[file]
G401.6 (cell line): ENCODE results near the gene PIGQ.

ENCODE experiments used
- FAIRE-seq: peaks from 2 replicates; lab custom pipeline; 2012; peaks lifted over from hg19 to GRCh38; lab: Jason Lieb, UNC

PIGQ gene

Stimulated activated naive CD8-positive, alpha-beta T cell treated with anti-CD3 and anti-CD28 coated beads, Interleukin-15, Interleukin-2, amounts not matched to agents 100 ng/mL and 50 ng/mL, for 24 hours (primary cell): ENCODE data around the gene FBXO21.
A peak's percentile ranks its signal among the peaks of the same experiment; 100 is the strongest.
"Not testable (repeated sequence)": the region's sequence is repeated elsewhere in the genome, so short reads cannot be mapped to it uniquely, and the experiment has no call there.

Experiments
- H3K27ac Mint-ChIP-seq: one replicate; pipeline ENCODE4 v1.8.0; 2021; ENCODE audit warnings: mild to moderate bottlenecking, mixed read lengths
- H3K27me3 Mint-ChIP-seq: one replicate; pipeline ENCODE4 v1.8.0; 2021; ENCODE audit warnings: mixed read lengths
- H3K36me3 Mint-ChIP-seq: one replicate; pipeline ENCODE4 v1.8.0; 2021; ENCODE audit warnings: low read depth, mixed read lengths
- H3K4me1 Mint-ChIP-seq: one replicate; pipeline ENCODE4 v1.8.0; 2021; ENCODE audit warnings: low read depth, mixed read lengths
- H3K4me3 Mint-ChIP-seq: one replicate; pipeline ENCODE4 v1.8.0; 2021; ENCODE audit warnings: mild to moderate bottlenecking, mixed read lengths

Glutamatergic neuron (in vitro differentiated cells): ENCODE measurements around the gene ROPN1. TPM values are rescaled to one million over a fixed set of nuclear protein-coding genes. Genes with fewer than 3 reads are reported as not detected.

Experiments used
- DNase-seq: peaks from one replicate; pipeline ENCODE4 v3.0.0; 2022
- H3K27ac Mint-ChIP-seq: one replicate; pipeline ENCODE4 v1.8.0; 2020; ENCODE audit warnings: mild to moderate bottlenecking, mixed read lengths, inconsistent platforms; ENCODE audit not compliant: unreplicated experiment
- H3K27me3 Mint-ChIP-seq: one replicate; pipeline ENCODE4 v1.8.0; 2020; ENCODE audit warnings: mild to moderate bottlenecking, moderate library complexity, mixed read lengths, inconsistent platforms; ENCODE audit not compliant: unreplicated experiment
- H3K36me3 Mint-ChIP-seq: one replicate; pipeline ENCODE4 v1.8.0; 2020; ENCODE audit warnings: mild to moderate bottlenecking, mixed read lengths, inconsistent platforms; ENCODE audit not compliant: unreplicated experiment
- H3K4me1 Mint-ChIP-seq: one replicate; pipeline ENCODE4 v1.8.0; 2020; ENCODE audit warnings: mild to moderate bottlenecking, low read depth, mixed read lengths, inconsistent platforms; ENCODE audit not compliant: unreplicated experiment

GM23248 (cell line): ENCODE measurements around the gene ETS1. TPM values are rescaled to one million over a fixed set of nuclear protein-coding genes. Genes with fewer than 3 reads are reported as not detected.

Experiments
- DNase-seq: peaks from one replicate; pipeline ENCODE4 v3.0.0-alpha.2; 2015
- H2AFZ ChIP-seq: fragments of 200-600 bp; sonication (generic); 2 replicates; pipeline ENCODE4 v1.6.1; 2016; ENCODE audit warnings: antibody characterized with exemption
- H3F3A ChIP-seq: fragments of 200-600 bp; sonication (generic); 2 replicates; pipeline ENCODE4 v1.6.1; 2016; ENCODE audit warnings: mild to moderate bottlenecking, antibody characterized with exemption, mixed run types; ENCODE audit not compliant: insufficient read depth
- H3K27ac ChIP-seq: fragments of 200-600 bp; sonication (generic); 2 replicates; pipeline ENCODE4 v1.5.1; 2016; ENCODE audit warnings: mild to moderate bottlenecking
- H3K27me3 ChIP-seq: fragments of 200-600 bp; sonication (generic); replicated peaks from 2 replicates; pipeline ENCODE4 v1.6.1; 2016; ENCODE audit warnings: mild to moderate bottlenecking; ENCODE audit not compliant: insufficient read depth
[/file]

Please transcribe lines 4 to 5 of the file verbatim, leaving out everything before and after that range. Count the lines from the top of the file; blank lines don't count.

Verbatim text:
PIGQ gene

Stimulated activated naive CD8-positive, alpha-beta T cell treated with anti-CD3 and anti-CD28 coated beads, Interleukin-15, Interleukin-2, amounts not matched to agents 100 ng/mL and 50 ng/mL, for 24 hours (primary cell): ENCODE data around the gene FBXO21.